- Published on Saturday, 09 November 2013 02:23
- Written by Abd al-Razzaq al-Muqarram
The enemies of Allah waited for a short while then returned to al-Husayn (‘a) whom they surrounded as he sat on the ground unable to stand. ‘Abdullah son of Imam al-Hasan (‘a), grandson of the Prophet (S), who was then eleven years old, looked and saw how his uncle was being surrounded by those people, so he came running towards him.
Zainab wanted to restrain him but he managed to evade her and to reach his uncle. Bahr Ibn Ka’b lowered his head to strike al-Husayn (‘a), so the child shouted, “O son of the corrupt woman, are you going to strike my uncle?”
The man dealt a blow from his sword that the child received with his hand, cutting it off. The child cried in agony, “O uncle!”
Then he fell in the lap of al-Husayn (‘a) who hugged him and said, “O son of my brother! Be patient with regard to what has befallen us, and consider it as goodness, for Allah, the most Exalted, will make you join your righteous ancestors.”
Then he (‘a) raised his hands and supplicated saying, “O Allah! Let them enjoy themselves for some time then divide them and make them into parties, and do not let their rulers ever be pleased with them, for they invited us to support us, then they turned their backs to us and fought us.”46
Harmalah Ibn Kahil shot the child with an arrow, killing him as he sat in his uncle's lap.47
Al-Husayn (‘a) remained lying on the ground for some time. Had those rogues wished to kill him, they could have done so, but each tribe relied on the other to do what it hated to do itself.48
A planting field for the lances he became
A practice target for every blood-shedder,
Dusted whenever eyed by a valiant warrior,
Stealing, of fright, their very color,
Greater than him no war has shown,
As he was slain, turning each valiant a villain.
His forehead dusted, the heavens did think
That on the earth was its own Saturn.
Strange how I see, O stranger in the Taff,
How your cheeks use its heaps for a pillow.
Strange how unfairly you were slain by those
Whose fathers yours had bent, whose idols he broke.
Should you, may the world be your sacrifice,
Be starved, left scorched by thirst?49
Al-Shimr shouted, “What are you standing like that for?! What do you expect the man to do since your arrows and spears have wounded him so heavily? Attack him!”50
O sorrow how they charged from every side at him,
Hitting his sacred shoulders with blows,
That left him on the ground lying.51
Zar’ah Ibn Sharik struck him on his left shoulder with his sword while al-Hasin shot him with an arrow that penetrated his mouth;52 another man struck him on the shoulder. Sinan Ibn Anas stabbed him in his collarbone area of the chest then shot him with an arrow in the neck.53
‘Salih Ibn Wahab stabbed him in the side...54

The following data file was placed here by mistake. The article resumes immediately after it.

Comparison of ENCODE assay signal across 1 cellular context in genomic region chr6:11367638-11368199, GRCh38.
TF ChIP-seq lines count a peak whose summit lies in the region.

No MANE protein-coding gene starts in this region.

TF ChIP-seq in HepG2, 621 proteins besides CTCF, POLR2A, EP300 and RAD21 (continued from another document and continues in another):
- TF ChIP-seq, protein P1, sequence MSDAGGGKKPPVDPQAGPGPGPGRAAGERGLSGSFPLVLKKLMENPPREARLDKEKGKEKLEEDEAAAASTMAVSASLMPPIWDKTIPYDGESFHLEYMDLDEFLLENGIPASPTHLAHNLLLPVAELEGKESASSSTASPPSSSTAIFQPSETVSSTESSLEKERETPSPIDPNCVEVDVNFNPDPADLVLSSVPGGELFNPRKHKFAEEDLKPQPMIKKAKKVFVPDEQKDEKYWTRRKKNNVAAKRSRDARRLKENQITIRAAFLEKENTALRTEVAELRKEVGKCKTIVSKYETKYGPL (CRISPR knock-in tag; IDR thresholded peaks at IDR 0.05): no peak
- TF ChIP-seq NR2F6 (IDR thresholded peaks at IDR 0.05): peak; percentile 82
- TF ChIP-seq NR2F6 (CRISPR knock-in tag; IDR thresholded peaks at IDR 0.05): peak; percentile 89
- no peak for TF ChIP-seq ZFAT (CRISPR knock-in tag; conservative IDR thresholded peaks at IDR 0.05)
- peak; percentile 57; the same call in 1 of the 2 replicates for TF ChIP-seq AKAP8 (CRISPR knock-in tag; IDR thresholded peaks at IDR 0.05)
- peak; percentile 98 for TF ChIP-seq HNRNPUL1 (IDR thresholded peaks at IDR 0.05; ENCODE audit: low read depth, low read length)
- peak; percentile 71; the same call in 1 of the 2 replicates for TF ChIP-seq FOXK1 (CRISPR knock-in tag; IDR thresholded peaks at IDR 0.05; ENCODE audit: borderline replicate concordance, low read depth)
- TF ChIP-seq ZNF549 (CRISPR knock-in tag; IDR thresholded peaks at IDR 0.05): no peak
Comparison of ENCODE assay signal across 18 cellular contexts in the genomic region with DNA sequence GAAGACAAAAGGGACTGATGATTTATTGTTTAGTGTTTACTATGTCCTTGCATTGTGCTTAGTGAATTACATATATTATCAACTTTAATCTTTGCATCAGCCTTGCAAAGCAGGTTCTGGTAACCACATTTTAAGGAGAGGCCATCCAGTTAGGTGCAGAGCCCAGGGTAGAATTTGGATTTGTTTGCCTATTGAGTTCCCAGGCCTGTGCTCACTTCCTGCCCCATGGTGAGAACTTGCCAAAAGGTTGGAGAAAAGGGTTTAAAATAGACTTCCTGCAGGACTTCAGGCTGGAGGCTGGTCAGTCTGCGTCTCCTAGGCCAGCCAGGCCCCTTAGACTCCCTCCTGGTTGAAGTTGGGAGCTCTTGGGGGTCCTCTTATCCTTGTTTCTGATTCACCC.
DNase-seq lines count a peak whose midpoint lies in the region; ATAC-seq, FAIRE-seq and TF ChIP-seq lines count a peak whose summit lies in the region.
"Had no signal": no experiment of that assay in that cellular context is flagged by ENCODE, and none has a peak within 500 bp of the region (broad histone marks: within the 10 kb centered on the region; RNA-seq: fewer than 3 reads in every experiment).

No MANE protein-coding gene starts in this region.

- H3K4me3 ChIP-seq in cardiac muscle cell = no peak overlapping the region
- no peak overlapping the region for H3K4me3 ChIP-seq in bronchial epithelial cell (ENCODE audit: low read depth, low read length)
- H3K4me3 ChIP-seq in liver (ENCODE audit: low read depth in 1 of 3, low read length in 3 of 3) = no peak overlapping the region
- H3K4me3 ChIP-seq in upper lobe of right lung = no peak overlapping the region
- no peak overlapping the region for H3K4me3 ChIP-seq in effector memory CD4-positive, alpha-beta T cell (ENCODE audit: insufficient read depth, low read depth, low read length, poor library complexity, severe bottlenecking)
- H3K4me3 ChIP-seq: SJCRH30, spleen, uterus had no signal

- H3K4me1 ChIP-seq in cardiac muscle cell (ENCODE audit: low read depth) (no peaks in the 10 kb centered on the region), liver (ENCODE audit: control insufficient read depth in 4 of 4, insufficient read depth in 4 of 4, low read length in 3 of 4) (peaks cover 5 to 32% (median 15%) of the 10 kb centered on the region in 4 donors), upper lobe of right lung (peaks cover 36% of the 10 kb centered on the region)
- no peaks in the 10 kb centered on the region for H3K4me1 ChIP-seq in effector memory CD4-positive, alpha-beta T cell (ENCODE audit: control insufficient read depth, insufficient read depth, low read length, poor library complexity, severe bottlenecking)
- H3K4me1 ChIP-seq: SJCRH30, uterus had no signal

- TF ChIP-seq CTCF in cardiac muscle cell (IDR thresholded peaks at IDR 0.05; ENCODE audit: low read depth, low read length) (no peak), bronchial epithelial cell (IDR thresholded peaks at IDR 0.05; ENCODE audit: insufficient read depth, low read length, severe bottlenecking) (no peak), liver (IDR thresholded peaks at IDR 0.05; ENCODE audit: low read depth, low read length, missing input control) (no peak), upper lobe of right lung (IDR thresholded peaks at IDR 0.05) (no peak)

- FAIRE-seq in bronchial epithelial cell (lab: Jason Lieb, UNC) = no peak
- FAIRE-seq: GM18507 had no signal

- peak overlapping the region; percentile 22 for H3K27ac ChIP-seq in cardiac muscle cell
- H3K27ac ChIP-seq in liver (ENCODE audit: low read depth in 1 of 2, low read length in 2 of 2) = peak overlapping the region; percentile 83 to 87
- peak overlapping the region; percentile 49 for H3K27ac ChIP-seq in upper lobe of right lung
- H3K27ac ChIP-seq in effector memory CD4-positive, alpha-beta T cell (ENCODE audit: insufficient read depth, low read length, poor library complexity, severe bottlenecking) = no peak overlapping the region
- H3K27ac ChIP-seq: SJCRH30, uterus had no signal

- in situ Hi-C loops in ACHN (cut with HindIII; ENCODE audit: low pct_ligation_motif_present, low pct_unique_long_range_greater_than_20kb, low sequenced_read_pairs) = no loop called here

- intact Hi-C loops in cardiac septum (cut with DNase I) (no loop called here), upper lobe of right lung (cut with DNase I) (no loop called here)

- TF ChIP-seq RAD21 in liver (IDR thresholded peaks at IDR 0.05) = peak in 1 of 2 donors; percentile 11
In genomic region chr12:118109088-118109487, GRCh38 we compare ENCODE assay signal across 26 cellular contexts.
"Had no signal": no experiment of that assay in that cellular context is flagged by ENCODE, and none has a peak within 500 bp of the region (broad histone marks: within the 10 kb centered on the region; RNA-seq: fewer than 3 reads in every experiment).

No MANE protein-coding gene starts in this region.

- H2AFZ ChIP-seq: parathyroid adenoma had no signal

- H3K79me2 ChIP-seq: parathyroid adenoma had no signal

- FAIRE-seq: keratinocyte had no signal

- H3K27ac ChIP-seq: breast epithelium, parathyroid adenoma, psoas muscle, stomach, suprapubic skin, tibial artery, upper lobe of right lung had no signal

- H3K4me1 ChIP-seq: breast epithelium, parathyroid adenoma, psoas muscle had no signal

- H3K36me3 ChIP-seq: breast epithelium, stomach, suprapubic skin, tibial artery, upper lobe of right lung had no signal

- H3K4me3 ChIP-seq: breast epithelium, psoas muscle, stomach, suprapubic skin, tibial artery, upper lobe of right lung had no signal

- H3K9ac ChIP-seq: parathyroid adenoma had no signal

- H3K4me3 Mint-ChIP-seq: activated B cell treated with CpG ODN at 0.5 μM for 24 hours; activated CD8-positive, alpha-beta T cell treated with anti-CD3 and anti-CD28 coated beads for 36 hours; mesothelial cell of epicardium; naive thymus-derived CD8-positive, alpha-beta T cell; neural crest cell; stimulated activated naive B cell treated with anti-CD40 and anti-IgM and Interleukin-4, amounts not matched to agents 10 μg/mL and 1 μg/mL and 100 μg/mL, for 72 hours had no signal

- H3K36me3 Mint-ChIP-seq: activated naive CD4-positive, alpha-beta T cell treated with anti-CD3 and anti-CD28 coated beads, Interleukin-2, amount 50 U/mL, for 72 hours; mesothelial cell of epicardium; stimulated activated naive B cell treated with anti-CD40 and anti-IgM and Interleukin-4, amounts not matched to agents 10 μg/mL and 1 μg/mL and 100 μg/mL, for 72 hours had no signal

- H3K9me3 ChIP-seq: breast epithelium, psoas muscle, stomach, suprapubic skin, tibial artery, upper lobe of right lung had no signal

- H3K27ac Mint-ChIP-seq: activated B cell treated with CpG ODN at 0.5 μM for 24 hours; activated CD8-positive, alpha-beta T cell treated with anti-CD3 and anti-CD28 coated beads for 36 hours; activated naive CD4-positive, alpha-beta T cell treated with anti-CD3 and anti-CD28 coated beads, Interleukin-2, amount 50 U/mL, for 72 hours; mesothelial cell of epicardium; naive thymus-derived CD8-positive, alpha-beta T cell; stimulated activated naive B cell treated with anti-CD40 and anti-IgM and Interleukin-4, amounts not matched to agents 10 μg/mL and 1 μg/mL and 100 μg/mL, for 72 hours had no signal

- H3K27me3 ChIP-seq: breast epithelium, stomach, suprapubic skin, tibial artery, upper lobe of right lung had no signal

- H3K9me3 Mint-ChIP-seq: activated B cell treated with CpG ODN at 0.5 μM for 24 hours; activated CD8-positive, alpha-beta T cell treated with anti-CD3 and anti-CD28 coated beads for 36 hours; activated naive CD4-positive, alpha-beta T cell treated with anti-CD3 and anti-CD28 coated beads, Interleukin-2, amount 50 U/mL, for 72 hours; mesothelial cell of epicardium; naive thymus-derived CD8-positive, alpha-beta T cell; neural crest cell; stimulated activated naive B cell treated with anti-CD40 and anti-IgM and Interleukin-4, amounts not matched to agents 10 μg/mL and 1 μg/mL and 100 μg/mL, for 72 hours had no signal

Hilal Ibn Nafi’ has said, “I was standing in front of al-Husayn (‘a) as he was drawing his last breath Never did I ever see anyone whose face looked better than him or more glowing as he was stained with his own blood!
In fact, the light emanating from his face distracted me altogether from the thought of killing him! As he was in such a condition, he asked for some water to drink, but they refused to give him any.”
A man said to him, “You shall not taste of water till you reach hell from whose hot boiling water shall you drink.” He (‘a) said, “Am I the one who will reach it?
Rather, I will reach my grandfather, the Messenger of Allah, and will reside with him in his abode of truth near an Omnipotent King, and I shall complain to him about what crimes you committed against me and what you have done to me.” They all became very angry. It is as if Allah did not leave one iota of compassion in their hearts.55
Had only Ahmad seen you on the ground lying,
He would have spread for you his very insides,
Or had your mother, al-Zahra’, seen your thirst at al-Taff,
She would have from her tears given you to drink.
How I wish none tastes of the Euphrates at all
So long as the Prophet's sons its waters desire
How many free ladies whose homes the foes did plunder!
How their insides shared the shame, I wonder!
They flee, yet they are by the foes pursued,
Like wild beasts the foes ensued,
She called upon her supporter and defender,
Who remained on a burning ground: to death did he surrender.56
46. al-Tabari, Tarikh, Vol. 6, p. 259. Ibn Nama, Muthir al-Ahzan, p. 38. Ibn Tawus, Al-Luhuf, p. 68.
47. Ibn Nama, Muthir al-Ahzan, p. 39. Ibn Tawus, Al-Luhuf, p. 68.
48. al-Dinawari, Al-Akhbar al-Tiwal, p. 255. al-Maqrizi, Khutat, Vol. 2, p. 288.
49. Excerpted from a poem by Sayyid Hayder al-Hilli, may Allah have mercy on him.
50. al-Khawarizmi, Maqtal al-Husayn, Vol. 2, p. 35. Ibn Shahr Ashub, Manaqib, Vol. 2, p. 222.
51. The full poem by the authority Shaikh Hadi Kashif al-Ghiťa’ is recorded on p. 56 of Al-Maqbula al-Husayniyya.
52. al-Shabrawi, Al-Ithaf bi Hubbil-Ashraf, p. 16.
53. Ibn Tawus, Al-Luhuf, p. 70.
54. ’Abdullah Nur-Allah al-Bahrani, Maqtal al-’Awalim, p. 110. al-Khawarizmi, Maqtal al-Husayn, Vol. 2, p. 35.
55. Ibn Nama, Muthir al-Ahzan, p. 39.
56. Excerpted from a poem by ujjatul-Islam Shaikh Muhammad Husayn Kashif al-Ghiťa’.
Adapted from: "Maqtal al-Husayn; Martyrdom Epic of Imam al-Husayn (a.s.)" by: "Abd al-Razzaq al-Muqarram"